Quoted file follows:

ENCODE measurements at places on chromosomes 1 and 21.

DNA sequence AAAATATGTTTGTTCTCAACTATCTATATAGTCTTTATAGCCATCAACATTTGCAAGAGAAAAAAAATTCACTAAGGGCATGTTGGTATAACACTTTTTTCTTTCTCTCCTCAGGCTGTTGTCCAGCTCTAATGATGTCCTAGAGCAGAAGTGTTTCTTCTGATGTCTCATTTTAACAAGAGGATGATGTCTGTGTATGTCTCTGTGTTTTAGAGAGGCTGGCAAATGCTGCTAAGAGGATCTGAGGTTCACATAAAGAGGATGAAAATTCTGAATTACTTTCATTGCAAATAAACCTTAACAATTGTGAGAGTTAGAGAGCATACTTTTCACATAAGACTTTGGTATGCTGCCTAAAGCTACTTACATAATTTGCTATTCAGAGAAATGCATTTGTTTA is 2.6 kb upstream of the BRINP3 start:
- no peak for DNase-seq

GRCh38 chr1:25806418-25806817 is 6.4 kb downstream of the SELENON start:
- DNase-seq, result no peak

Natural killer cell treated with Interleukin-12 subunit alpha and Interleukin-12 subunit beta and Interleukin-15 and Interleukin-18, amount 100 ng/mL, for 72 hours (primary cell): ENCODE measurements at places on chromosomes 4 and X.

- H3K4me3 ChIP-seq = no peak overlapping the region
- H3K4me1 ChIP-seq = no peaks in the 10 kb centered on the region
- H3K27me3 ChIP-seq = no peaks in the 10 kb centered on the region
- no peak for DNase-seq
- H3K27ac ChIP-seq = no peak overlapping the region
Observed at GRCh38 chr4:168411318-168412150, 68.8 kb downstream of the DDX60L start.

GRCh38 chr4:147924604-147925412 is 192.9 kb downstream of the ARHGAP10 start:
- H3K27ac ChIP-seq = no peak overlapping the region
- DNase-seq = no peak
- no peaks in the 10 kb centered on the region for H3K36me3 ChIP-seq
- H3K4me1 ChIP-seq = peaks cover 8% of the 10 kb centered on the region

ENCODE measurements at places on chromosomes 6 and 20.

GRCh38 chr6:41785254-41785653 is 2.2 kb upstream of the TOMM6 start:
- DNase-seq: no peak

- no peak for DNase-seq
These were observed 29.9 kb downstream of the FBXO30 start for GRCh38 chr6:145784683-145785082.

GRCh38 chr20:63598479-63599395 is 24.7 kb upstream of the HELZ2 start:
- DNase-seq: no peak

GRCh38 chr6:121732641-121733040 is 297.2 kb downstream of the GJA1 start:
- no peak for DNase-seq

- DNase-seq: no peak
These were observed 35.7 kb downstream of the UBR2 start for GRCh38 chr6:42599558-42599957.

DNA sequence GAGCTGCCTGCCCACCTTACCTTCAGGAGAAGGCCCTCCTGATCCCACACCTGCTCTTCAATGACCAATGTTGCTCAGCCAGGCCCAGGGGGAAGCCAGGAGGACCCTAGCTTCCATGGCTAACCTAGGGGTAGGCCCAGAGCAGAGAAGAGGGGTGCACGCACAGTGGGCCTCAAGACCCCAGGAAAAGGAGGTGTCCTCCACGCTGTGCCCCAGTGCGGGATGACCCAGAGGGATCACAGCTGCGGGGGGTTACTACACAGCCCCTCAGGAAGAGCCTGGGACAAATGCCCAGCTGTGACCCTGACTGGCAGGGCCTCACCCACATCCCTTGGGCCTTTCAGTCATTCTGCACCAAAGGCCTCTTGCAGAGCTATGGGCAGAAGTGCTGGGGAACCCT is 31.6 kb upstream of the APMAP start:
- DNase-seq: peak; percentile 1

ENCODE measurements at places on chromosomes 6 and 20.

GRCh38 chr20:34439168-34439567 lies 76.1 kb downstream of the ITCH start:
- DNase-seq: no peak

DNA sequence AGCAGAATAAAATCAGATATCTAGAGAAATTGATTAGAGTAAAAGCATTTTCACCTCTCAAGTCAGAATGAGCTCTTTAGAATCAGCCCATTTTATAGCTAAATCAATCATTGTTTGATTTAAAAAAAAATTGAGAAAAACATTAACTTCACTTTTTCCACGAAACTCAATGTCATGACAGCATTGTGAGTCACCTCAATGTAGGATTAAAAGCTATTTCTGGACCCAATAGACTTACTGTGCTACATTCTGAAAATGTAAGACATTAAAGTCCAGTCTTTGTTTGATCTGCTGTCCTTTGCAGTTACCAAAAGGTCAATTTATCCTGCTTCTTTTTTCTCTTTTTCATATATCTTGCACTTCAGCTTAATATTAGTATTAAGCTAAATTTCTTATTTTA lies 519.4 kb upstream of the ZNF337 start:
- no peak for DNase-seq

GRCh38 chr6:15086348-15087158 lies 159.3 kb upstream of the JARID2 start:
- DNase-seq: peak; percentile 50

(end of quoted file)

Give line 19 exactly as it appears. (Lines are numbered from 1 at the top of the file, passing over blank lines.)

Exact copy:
GRCh38 chr6:41785254-41785653 is 2.2 kb upstream of the TOMM6 start: